Welcome to Adopted Plans and Studies
The following Plans and Studies are available though the linked image provided or by visiting the ICOPD during business hours for a paper copy available for the cost of reproduction:
Kiski-Conemaugh River Conservation Plan, 1999
In 1999, a coalition of environmental groups concerned with the conservation and preservation of the Kiski- Conemaugh Basin was developed to conserve, restore, and enhance the entire Kiski-Conemaugh River Basin. The document identifies geographic and demographic attributes, cultural resources, and environmental hazards such as acid mine drainage. The plan develops recommendations for maintaining and improving historic assets, recreation opportunities, and scenic beauty throughout the basin.
* The Kiski-Conemaugh River Conservation Plan is not currently available in an electronic format.
Growth and Revitalization Plan, 2000
* The Growth and Revitalization Plan is not currently available in an electronic format.
Clymer Borough Comprehensive Plan, 2000
Through the comprehensive planning process, Clymer Borough has examined its past history and land development patterns in order to uncover trends and characteristics of Clymer’s population, housing, land use, environment, parks, community facilities, public utilities and transportation network. To manage future community growth and development twelve (12) Community Goals and Objectives were created as guidelines. These guidelines range from revitalizing the Main Street/Downtown area and initiate a marketing strategy to attract new shoppers to Clymer to creating links within the community through the development of trails and/or pathways which will provide safe access to the downtown area and recreation facilities.
Indiana Multimodal Mobility Study, 2003
Herbert, Rowland & Grubic, Inc. (HRG), in cooperation with Graney, Grossman, Colosimo and Associates (GGCA), is pleased to present the results of the Indiana Multimodal Mobility Study. The study area includes Indiana Borough and portions of White Township and is generally bounded by U.S. 422 in the south and west, U.S. 119 in the east, and the Indiana Senior High School and Junior High School areas in the north.
The objectives of the study were to identify ways to preserve the operational effectiveness of the transportation network while improving safety across all modes and providing for future community growth. This was accomplished by gathering and analyzing existing traffic conditions in the study area, projecting future traffic conditions in the study area using socio-economic analysis and land use projections, and recommending conceptual transportation improvements and land use policy changes based on short-term and long-term conditions. This study has been conducted in accordance with the Institute of Transportation Engineers (ITE) guidelines, PENNDOT criteria, and applicable municipal guidelines.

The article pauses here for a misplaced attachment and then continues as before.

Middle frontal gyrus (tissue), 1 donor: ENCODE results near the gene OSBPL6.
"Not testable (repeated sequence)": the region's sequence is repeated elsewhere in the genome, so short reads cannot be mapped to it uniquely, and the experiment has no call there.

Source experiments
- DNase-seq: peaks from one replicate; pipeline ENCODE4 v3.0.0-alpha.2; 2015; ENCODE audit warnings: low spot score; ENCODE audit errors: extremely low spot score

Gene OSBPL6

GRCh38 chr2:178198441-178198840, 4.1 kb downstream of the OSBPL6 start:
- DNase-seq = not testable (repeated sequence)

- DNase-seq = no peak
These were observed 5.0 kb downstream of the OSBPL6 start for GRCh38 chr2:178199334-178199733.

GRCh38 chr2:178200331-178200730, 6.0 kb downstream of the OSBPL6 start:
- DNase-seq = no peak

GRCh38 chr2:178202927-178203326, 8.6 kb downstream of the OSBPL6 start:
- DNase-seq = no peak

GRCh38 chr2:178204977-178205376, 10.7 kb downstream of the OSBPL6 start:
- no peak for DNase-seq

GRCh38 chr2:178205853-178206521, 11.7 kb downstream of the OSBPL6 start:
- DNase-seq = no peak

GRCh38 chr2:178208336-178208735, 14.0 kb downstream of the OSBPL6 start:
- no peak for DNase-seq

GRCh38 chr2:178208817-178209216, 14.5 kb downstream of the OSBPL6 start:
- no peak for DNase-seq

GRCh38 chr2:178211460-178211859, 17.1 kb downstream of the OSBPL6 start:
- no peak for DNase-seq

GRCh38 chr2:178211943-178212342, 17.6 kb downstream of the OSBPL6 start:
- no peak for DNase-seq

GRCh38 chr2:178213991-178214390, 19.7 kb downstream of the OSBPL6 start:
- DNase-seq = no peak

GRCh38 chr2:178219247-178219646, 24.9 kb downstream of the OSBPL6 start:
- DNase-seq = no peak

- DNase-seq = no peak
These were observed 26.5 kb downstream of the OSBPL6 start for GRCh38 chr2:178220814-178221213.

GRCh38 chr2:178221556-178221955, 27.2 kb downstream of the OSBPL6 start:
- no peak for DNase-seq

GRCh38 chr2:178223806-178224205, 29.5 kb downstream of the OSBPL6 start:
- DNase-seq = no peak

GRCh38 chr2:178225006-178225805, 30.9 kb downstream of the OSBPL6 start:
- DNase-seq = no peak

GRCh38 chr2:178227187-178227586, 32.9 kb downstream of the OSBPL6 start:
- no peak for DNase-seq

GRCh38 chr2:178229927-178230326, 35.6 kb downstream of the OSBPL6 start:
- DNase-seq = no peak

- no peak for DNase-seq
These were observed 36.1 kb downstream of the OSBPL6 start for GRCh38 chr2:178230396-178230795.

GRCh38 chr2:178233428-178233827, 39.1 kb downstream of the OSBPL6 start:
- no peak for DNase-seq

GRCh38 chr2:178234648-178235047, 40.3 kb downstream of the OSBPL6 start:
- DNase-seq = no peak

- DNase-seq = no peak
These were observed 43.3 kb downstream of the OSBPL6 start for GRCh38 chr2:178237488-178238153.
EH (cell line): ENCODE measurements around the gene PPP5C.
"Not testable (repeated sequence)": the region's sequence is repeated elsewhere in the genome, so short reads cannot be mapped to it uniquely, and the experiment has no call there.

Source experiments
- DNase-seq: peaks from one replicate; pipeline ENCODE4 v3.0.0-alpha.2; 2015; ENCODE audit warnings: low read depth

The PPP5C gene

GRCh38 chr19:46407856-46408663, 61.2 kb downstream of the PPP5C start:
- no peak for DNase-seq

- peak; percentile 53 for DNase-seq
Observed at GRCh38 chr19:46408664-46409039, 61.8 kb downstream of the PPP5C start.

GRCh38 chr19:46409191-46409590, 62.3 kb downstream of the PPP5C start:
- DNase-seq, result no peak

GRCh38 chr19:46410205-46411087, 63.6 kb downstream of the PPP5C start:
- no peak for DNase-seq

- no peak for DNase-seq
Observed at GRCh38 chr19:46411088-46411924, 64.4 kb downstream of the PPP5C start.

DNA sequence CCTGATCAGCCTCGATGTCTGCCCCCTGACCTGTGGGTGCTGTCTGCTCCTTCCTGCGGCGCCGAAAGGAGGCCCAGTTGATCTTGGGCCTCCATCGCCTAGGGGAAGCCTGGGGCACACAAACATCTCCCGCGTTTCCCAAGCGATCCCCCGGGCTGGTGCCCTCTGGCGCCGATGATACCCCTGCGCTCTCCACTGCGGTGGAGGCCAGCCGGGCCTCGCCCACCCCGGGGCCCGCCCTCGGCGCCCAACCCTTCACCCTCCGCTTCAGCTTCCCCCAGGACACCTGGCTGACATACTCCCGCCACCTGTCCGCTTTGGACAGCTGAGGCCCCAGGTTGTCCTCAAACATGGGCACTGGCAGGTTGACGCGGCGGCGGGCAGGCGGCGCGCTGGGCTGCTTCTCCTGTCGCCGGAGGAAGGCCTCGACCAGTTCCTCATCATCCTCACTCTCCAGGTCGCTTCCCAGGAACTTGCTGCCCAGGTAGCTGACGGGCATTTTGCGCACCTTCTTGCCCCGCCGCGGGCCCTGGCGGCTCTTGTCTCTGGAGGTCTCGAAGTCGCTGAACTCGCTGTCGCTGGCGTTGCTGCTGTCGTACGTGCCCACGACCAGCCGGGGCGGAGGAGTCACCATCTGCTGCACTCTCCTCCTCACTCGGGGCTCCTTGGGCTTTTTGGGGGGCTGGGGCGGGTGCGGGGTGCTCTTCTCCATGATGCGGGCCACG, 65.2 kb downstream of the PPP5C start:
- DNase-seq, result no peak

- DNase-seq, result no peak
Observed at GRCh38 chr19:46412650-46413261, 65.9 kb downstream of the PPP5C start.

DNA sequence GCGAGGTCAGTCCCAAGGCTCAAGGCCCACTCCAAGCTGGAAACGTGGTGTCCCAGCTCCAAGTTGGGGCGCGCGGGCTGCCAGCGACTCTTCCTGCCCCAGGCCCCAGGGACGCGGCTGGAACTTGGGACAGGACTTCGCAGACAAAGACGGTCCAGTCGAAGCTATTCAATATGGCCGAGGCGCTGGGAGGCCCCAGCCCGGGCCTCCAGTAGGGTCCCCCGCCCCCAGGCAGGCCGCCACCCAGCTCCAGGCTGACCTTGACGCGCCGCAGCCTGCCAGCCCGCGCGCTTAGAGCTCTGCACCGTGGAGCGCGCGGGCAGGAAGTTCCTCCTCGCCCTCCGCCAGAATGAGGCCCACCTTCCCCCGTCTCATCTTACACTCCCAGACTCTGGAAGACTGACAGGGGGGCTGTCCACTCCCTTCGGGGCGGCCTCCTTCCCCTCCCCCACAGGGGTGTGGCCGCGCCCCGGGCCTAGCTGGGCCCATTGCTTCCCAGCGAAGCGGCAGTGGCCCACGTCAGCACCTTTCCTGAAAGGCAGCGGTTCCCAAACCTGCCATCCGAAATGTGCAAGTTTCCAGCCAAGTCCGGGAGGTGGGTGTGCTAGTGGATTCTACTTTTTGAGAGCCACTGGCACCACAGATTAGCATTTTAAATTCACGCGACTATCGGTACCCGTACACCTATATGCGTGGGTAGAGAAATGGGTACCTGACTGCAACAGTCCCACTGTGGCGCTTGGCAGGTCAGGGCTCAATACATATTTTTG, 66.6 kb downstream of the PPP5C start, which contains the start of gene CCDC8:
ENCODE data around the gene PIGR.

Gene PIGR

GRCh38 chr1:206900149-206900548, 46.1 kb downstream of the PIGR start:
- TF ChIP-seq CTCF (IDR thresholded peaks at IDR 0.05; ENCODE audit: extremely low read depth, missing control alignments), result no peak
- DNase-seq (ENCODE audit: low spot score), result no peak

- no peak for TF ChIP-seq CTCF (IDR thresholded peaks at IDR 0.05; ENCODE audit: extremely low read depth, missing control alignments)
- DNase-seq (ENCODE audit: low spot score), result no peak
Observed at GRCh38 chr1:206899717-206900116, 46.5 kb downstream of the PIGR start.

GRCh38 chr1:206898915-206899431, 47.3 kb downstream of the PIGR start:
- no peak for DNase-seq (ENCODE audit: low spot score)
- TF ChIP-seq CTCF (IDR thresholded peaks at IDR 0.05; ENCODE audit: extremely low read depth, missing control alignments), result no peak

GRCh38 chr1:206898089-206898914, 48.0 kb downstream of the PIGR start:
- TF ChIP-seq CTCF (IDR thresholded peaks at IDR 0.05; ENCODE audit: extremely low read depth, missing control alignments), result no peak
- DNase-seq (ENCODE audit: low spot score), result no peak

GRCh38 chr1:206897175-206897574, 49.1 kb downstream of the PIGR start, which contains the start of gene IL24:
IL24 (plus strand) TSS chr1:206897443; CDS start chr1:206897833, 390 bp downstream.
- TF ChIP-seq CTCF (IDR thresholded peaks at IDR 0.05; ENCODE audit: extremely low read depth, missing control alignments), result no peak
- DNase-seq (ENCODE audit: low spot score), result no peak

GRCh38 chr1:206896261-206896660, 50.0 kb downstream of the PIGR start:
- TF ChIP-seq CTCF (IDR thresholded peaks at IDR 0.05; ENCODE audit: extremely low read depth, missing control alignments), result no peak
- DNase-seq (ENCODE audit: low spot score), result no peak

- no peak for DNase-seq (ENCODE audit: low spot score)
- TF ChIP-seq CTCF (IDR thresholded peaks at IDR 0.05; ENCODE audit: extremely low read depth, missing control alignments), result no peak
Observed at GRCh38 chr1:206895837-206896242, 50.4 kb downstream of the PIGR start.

Southern Indiana County Cooperative Communities Comprehensive Plan, 2004
The Southern Indiana Cooperative Communities Comprehensive Plan was prepared in accordance with the Pennsylvania Municipalities Planning Code (Act 170 of 1988). Although the plan is not a legally binding document, once adopted it is the official statement for future development in the respective communities.
the comprehensive plan is the only public document that describes the community as a whole in terms of its complex and mutually supporting networks. The plan contains policy statements, developed by the community and adopted by its officials, which are used to support community decisions and anticipate future conditions.
Congested Corridor Improvement Program, 2006
The Pennsylvania Department of Transportation (PennDOT) initiated the Congested Corridor Improvement Program (CCIP) to identify congested corridors in the Commonwealth and, in conjunction with its partners, define and implement the needed improvements. A Standard Study Methodology (SSM) was developed as part of the CCIP to provide a uniform approach to identify improvements and assess their effectiveness in accordance with the goal of the program. The SSM identifies the steps involved in an engineering study of improvement alternatives and focuses on the use of simulation models as analysis tools to evaluate the operational impacts of those alternatives.
Based on an evaluation of the suitability for the CCIP, the Philadelphia Street corridor was included in the program. The study corridor is located in PennDOT Engineering District 10-0 within Indiana County, and extends from US 422 Business to South 3rd Street. It is contained within the Borough of Indiana and White Township, is 2.66 miles in length, and includes 10 signalized intersections.
Indiana County Comprehensive Recreation, Park, and Open Space, 2006
Recognizing the importance of parks and recreation to the County, this Comprehensive Recreation and Parks Plan was initiated. The process used to develop this Plan included extensive public input, detailed inventory and assessment, and the development of recommendations for the future of parks and recreation in Indiana County.